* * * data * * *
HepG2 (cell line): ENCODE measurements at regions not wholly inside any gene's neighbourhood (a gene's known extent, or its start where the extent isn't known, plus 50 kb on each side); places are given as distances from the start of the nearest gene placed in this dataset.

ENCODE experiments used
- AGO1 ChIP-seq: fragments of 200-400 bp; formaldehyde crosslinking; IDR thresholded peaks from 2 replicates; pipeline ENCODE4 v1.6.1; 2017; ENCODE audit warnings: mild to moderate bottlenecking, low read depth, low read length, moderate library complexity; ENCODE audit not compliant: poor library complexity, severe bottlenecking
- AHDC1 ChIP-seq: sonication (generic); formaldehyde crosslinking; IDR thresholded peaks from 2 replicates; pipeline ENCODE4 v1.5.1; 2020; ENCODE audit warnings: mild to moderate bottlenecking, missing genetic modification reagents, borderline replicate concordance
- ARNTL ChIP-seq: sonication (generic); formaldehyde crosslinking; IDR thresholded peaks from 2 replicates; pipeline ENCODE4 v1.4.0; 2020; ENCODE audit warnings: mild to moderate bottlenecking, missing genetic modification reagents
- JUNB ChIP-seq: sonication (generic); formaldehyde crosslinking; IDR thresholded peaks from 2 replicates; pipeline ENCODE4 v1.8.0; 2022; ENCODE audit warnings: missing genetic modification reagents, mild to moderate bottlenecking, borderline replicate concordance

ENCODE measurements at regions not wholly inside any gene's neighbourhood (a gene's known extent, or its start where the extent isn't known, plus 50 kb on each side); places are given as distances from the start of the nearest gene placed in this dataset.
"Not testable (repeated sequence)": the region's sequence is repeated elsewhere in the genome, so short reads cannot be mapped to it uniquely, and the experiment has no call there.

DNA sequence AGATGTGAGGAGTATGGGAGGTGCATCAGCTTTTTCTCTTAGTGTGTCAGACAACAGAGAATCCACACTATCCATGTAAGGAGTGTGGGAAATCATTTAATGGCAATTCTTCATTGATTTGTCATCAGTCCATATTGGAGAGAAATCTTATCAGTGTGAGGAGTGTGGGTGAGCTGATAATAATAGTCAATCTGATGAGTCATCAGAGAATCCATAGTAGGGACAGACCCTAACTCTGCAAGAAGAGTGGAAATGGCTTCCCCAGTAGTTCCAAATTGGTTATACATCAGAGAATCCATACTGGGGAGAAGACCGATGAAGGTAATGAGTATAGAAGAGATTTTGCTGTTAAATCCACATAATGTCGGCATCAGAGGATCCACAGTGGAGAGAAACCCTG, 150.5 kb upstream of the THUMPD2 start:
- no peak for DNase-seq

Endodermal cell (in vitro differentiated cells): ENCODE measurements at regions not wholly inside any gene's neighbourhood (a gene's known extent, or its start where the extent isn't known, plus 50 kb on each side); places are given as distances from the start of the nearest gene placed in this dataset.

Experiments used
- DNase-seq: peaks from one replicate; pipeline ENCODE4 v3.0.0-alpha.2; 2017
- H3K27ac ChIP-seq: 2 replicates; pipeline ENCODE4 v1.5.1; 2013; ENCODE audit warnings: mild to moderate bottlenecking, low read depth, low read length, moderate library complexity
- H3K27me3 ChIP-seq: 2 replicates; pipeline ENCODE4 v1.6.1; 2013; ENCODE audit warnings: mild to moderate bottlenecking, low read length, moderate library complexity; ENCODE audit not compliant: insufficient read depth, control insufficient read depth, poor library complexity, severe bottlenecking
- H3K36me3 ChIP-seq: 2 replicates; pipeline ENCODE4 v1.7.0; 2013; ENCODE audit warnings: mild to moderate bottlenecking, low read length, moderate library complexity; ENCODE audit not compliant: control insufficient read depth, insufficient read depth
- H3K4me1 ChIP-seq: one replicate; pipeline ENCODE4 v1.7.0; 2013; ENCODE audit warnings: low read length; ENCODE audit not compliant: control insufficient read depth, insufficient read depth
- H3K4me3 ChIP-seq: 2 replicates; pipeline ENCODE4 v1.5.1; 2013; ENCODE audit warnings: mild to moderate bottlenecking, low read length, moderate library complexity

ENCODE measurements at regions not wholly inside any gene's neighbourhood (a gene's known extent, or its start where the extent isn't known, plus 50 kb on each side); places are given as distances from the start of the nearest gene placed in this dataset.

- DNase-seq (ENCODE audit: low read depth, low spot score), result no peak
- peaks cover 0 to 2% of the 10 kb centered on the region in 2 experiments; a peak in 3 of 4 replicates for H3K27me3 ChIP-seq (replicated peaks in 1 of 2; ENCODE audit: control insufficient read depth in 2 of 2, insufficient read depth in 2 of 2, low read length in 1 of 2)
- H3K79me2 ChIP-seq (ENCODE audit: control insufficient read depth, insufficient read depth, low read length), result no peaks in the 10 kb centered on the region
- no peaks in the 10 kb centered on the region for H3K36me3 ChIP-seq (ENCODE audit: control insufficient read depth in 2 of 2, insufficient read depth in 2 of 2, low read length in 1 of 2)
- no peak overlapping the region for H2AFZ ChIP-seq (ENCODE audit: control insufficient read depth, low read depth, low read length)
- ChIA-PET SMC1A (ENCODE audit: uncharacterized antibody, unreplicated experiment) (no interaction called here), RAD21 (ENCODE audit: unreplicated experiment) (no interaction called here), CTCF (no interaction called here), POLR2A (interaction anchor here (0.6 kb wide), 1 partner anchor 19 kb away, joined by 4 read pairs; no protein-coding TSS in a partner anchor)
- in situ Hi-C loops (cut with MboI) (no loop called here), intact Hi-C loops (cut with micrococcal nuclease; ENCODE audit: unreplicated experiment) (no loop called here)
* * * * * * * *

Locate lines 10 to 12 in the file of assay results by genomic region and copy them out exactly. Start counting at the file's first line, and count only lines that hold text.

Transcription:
- no peak for DNase-seq

Endodermal cell (in vitro differentiated cells): ENCODE measurements at regions not wholly inside any gene's neighbourhood (a gene's known extent, or its start where the extent isn't known, plus 50 kb on each side); places are given as distances from the start of the nearest gene placed in this dataset.

Experiments used